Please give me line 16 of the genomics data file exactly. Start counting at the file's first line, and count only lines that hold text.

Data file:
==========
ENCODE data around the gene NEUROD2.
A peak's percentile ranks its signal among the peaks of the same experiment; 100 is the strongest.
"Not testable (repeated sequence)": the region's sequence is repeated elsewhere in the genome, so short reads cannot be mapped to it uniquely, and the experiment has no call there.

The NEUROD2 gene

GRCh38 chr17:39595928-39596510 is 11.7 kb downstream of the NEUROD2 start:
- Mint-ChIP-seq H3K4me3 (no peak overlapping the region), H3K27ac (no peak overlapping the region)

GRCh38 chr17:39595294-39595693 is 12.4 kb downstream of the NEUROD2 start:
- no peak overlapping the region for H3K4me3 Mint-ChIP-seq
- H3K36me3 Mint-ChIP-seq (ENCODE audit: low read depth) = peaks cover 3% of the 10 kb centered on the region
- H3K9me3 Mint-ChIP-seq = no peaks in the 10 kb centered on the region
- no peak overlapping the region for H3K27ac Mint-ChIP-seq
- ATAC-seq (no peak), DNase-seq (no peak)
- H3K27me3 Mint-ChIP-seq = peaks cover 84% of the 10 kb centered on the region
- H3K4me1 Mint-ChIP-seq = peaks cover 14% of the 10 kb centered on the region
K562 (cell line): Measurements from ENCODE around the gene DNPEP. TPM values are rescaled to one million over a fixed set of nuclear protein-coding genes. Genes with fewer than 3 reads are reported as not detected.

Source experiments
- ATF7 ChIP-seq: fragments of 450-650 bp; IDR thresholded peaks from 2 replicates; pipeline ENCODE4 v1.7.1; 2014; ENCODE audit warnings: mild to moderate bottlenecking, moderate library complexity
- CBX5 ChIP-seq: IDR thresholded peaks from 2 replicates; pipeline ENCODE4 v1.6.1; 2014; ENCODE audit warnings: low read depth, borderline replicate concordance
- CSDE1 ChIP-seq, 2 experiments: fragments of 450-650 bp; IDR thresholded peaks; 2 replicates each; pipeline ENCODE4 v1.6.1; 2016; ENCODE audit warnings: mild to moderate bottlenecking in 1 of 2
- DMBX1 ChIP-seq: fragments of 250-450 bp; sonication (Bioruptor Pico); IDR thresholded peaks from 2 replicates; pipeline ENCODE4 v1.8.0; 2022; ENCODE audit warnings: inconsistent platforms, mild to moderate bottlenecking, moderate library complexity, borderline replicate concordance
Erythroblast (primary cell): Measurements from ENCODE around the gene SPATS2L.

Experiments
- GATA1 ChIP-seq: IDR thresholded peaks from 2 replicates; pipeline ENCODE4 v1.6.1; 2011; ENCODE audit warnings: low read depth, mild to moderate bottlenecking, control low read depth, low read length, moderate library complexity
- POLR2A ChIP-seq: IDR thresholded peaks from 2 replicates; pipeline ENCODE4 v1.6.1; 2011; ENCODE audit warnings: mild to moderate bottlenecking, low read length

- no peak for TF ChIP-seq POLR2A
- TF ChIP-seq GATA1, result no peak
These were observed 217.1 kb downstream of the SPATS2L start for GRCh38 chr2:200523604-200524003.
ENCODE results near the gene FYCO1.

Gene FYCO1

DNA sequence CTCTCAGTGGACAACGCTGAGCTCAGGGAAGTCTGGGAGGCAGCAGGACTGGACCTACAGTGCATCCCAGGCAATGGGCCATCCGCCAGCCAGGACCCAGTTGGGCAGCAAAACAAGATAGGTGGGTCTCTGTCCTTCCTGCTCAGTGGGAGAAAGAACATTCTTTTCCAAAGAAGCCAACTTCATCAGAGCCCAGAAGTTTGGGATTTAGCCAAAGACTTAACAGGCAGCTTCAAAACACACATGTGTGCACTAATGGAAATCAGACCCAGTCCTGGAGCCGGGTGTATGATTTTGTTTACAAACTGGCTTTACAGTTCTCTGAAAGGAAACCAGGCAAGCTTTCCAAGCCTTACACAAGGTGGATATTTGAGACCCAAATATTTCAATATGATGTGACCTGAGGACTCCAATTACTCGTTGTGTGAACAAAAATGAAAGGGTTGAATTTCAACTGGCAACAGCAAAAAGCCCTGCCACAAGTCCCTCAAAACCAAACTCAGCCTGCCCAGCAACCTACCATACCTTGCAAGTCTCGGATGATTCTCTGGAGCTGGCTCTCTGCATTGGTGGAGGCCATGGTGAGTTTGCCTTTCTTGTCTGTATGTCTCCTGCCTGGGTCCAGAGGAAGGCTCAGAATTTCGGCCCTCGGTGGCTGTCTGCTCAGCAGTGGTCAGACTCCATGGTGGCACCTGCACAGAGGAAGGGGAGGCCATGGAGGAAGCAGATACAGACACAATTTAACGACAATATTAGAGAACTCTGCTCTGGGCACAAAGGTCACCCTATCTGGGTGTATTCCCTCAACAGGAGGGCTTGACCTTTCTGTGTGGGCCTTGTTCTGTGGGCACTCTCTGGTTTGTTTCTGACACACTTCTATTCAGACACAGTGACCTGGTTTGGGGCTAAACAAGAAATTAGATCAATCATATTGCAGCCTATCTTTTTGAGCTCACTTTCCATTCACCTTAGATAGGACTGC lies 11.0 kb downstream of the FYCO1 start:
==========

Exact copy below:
Source experiments